President Barack Obama is losing support from many liberal Democrats in the push for military action in Syria, which may mean the president's most embarrassing setback will come at the hands of his closest allies.
Some on the left of the party, like Rep. Jim McDermott of Washington, cite opposition from their constituents while others such as Rep. Emanuel Cleaver of Missouri highlight problems with the Iraq war as the reason for hesitating to vote yea on Obama's Syrian strike resolution, the Wall Street Journal reports
"I am not voting my party. I am not voting my president. I am voting my country," McDermott told the Journal, saying that he received numerous communications from voters in his district about the issue.
The Progressive Political Change Committee
gathered votes from 57,000 of its 1 million members and determined 73 percent are against the U.S. taking military action in Syria. In a letter to Congressional Democrats, the liberal political-action group put as its subject, "Survey: Your base opposes bombing Syria."
More specific questions on the survey found 50 percent said "no military action in Syria, period;" 36 percent said only if the U.S. were part of an international coalition; and 14 percent said, "I favor unilateral U.S. military action in Syria, if need be. We need to act now."
Losing just 40 Democrat votes in the House, and relying on how some unknown Republican votes may fall, could put Obama’s Syrian resolution in jeopardy, the Journal said. The White House is continuing its push for approval, making conference calls and talking with lawmakers to discuss concerns about the strike.
As liberal Democrats question their votes, some Republicans are still up in the air, even as the party's House leaders, Speaker John Boehner and Majority Leader Eric Cantor push for action in Syria.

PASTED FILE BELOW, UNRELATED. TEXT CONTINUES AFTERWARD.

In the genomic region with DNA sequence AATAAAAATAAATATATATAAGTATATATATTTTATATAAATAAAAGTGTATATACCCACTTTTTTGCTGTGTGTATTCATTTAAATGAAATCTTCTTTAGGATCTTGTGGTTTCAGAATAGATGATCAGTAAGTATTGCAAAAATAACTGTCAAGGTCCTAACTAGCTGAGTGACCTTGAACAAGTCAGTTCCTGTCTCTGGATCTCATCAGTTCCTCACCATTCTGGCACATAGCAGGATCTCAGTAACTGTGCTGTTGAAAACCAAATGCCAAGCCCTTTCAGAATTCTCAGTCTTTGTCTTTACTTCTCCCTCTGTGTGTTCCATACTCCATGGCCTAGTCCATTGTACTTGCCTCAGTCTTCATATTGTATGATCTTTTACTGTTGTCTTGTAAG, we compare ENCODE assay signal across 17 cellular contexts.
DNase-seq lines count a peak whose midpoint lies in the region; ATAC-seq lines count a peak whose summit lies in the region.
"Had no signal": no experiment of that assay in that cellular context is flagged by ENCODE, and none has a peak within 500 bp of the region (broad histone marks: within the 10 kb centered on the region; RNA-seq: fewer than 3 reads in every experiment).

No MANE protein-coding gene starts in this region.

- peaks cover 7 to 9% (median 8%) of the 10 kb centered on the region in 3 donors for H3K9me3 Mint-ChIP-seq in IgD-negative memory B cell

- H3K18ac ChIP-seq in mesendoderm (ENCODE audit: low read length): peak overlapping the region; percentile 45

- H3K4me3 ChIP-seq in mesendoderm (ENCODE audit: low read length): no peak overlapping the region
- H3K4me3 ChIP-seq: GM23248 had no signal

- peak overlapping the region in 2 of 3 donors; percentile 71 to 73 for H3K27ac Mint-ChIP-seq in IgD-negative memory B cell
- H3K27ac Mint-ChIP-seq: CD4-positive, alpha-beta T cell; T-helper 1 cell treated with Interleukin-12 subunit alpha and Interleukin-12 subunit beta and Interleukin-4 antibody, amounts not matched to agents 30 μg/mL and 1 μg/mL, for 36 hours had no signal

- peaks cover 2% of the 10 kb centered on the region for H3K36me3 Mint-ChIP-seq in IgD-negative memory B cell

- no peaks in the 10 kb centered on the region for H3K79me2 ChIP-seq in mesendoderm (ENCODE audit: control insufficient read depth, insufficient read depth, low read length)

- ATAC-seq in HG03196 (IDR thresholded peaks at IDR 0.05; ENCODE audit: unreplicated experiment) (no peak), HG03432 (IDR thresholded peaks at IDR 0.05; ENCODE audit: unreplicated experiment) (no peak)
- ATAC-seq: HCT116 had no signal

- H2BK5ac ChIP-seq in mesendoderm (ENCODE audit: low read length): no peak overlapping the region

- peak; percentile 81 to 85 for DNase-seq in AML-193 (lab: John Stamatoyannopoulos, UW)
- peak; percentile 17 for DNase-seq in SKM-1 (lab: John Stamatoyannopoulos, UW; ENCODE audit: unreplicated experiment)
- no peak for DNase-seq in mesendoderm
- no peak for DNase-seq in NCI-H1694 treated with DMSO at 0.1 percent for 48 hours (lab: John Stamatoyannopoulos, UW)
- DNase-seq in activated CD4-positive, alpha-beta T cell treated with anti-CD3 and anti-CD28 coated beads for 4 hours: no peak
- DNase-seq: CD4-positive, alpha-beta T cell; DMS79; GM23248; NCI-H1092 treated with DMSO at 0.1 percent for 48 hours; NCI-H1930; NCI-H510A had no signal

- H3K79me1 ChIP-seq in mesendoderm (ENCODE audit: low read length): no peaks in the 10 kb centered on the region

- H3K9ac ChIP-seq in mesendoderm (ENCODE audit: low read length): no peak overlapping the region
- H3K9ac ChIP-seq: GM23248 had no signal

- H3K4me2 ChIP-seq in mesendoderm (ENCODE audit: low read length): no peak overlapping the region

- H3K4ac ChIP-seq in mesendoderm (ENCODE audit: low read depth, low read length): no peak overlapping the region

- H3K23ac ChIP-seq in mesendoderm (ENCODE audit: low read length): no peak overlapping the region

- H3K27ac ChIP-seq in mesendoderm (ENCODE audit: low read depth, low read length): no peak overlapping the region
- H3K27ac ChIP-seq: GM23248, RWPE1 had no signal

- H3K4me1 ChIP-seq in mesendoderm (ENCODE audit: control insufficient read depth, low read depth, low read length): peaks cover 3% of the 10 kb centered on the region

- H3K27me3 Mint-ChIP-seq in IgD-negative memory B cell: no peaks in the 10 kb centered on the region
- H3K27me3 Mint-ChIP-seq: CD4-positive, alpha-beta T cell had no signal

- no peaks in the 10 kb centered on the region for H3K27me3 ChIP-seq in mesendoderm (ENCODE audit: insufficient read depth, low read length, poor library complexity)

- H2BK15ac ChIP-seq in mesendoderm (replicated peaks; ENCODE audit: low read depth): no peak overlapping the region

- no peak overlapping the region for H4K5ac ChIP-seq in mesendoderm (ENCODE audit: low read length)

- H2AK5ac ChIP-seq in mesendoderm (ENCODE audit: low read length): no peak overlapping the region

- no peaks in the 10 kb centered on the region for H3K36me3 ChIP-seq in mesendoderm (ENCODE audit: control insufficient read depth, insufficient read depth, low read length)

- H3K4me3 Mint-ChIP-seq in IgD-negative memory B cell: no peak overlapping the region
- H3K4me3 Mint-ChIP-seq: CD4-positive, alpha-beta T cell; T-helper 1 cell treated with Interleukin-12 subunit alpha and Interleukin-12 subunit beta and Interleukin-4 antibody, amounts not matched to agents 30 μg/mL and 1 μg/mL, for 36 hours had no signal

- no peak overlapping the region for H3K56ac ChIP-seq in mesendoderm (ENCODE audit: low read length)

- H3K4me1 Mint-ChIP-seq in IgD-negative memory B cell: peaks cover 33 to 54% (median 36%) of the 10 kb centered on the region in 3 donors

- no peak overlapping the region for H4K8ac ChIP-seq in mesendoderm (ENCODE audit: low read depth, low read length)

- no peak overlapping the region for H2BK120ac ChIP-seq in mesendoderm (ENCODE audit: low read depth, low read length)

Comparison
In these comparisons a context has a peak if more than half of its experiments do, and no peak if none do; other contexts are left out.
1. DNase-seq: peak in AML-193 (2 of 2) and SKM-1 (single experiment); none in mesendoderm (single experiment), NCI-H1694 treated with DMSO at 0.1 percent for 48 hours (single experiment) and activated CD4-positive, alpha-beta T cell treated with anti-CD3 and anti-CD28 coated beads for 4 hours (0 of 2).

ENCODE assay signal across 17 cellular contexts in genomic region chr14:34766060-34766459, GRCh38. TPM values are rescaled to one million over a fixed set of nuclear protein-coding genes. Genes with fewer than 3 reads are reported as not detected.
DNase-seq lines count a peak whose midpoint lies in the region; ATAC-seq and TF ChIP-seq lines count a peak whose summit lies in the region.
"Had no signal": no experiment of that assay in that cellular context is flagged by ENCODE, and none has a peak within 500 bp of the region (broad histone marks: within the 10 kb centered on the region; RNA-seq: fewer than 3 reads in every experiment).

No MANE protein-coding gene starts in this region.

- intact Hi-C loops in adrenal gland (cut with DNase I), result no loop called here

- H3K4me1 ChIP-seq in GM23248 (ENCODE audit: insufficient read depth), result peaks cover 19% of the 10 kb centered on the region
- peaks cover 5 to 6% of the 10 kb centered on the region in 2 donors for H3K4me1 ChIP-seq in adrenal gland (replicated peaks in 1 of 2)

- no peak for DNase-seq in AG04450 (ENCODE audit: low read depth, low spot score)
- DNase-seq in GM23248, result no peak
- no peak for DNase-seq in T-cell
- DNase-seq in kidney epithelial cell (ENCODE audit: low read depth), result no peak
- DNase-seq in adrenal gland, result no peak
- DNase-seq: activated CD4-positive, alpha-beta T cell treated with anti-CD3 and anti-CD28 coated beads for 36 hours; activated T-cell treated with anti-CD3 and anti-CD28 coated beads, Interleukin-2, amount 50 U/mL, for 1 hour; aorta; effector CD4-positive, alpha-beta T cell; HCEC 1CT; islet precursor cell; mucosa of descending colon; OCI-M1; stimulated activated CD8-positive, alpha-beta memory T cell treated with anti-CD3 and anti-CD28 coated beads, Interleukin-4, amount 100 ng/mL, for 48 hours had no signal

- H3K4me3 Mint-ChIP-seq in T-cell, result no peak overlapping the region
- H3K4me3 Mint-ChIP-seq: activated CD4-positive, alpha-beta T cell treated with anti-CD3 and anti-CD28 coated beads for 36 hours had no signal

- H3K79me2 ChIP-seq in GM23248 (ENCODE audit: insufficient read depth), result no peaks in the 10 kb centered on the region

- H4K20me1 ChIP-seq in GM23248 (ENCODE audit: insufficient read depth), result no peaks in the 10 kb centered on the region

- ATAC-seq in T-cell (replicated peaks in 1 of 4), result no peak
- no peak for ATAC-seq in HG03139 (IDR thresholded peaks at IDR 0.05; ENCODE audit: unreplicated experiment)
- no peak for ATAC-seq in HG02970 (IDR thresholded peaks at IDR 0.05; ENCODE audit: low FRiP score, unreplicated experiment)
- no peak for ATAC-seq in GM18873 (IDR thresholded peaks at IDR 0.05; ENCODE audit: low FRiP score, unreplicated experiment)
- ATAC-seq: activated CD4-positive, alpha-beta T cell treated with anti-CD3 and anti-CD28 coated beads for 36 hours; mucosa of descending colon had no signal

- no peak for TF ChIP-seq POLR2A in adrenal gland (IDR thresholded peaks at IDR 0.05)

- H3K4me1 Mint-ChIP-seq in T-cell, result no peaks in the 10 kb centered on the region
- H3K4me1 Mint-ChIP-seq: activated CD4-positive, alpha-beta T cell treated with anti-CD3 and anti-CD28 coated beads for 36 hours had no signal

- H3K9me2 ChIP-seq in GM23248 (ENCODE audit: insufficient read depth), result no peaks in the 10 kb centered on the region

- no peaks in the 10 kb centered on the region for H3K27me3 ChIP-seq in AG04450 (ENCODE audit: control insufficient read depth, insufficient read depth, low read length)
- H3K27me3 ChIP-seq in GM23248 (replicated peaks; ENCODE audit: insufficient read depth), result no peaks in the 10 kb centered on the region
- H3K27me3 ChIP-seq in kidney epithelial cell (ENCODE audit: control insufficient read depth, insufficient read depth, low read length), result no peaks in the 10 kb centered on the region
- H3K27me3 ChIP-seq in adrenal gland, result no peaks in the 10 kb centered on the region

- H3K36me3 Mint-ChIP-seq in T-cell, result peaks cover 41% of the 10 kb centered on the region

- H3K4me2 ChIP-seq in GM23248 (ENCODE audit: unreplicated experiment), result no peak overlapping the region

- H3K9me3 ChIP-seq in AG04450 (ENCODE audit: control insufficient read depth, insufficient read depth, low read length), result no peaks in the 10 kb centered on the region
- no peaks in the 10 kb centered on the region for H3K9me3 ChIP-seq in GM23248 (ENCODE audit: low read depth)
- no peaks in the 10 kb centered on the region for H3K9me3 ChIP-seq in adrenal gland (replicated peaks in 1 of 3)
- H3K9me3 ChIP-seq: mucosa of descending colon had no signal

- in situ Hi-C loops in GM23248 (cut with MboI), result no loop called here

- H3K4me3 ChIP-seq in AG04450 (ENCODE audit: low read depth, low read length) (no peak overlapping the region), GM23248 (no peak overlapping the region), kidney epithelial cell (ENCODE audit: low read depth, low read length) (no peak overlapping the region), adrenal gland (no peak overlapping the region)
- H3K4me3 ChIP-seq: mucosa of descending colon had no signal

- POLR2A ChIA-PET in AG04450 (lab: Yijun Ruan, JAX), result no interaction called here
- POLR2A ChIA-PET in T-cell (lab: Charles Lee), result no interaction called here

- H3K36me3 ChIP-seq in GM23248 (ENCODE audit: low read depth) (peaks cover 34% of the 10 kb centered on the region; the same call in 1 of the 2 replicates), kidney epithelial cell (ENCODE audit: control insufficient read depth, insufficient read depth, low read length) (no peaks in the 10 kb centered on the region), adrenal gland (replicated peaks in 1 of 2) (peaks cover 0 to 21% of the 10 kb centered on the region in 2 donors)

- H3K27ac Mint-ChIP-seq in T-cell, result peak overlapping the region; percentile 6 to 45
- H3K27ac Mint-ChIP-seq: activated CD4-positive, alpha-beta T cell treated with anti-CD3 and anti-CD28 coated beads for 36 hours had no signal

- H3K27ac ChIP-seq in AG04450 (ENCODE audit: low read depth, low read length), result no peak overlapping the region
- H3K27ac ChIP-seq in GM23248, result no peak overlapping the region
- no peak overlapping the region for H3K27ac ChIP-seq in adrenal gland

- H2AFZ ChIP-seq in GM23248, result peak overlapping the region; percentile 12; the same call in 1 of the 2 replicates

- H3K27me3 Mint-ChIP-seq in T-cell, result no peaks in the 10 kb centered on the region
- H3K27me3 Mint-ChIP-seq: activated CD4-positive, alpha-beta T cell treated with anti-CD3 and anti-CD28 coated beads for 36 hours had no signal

"I intend to vote to provide the President of the United States the option to use military force in Syria. While the authorizing language will likely change, the underlying reality will not," Cantor said this week
"America has a compelling national security interest to prevent and respond to the use of weapons of mass destruction, especially by a terrorist state such as Syria, and to prevent further instability in a region of vital interest to the United States."
A mini-view into the party breakdowns that are occurring over this contentious issue occurred when the Senate Foreign Relations Committee voted Wednesday to approve military action in Syria, USA Today said
. The 10-7 vote in favor came down as seven Democrats and three Republicans for the measure, and five Republicans and two Democrats against. One Democrat, Ed Markey of Massachusetts voted "present" instead of choosing a side.
The resolution limits the time frame for military action to 60 or 90 days, keeps the action within Syrian borders and prevents U.S. military troops from going on Syrian soil.
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